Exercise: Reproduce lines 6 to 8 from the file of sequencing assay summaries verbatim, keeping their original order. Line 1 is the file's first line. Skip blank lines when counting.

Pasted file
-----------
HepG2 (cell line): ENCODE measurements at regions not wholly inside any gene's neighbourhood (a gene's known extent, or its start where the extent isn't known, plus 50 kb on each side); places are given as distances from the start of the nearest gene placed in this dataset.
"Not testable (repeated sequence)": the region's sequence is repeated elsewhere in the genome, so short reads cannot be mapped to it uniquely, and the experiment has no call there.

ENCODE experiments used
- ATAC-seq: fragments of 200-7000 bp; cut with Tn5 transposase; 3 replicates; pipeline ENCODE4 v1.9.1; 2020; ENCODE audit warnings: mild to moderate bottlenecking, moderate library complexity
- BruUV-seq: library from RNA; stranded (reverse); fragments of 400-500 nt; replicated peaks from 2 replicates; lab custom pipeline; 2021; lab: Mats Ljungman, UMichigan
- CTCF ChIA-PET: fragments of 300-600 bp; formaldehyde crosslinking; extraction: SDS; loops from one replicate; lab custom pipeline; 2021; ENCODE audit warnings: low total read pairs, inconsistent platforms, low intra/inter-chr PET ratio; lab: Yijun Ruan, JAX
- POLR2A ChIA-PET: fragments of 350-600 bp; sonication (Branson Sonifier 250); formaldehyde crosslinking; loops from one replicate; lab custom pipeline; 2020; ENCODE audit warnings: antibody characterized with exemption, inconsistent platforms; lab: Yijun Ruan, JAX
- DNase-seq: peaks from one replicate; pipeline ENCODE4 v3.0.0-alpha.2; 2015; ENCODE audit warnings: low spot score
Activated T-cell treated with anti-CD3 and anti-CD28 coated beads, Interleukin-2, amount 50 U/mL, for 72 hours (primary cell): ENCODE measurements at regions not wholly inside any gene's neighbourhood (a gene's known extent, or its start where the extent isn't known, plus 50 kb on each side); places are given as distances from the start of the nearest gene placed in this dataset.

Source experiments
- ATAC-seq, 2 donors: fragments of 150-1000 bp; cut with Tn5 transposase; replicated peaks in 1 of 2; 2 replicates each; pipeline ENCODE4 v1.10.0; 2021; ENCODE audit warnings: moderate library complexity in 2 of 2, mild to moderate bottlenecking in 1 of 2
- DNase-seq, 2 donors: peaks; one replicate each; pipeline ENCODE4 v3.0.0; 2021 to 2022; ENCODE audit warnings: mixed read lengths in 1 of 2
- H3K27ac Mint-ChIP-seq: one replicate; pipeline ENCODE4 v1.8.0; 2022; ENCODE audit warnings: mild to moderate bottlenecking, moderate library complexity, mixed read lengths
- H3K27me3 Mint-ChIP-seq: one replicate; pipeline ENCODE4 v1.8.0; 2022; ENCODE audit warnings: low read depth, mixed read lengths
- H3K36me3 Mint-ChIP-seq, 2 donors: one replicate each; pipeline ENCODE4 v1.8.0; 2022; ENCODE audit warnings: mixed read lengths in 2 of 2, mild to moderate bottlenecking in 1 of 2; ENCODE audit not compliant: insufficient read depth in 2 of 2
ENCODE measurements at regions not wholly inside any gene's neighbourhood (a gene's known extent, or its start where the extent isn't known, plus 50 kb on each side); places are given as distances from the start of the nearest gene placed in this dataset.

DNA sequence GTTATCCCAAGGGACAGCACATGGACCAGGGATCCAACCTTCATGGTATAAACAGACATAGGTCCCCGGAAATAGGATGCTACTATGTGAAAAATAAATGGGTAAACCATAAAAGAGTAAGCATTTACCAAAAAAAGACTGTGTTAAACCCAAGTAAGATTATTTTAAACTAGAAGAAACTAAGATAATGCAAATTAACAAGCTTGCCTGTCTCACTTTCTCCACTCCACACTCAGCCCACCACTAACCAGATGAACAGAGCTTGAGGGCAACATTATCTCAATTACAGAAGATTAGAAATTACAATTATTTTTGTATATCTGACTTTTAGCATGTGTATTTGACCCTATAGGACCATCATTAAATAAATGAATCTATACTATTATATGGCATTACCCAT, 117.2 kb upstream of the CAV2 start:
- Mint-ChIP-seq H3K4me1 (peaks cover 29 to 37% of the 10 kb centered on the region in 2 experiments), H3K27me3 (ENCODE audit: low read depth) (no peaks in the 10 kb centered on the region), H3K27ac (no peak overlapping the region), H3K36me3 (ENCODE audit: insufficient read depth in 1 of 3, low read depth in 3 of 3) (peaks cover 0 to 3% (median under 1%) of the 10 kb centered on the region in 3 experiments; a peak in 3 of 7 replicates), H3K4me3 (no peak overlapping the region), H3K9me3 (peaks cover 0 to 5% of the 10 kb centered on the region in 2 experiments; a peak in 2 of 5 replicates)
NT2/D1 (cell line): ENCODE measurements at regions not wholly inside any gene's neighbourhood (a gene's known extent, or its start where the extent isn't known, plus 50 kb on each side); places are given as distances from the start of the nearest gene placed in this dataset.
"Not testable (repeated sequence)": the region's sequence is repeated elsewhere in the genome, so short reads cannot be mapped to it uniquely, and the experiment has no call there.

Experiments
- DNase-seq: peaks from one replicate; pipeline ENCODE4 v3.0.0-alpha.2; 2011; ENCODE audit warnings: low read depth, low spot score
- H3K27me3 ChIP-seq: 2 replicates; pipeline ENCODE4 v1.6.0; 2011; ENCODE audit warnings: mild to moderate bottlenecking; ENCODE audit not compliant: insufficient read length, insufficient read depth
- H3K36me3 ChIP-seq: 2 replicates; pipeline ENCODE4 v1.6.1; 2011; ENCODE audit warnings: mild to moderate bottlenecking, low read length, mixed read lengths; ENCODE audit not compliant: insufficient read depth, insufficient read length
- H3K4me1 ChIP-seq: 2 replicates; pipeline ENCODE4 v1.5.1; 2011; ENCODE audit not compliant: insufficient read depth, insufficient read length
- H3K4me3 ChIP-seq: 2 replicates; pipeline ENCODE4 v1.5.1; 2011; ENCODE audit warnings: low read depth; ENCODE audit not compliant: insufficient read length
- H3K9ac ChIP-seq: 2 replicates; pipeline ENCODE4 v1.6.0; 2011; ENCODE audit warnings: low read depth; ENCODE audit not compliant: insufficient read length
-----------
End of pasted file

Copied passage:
- CTCF ChIA-PET: fragments of 300-600 bp; formaldehyde crosslinking; extraction: SDS; loops from one replicate; lab custom pipeline; 2021; ENCODE audit warnings: low total read pairs, inconsistent platforms, low intra/inter-chr PET ratio; lab: Yijun Ruan, JAX
- POLR2A ChIA-PET: fragments of 350-600 bp; sonication (Branson Sonifier 250); formaldehyde crosslinking; loops from one replicate; lab custom pipeline; 2020; ENCODE audit warnings: antibody characterized with exemption, inconsistent platforms; lab: Yijun Ruan, JAX
- DNase-seq: peaks from one replicate; pipeline ENCODE4 v3.0.0-alpha.2; 2015; ENCODE audit warnings: low spot score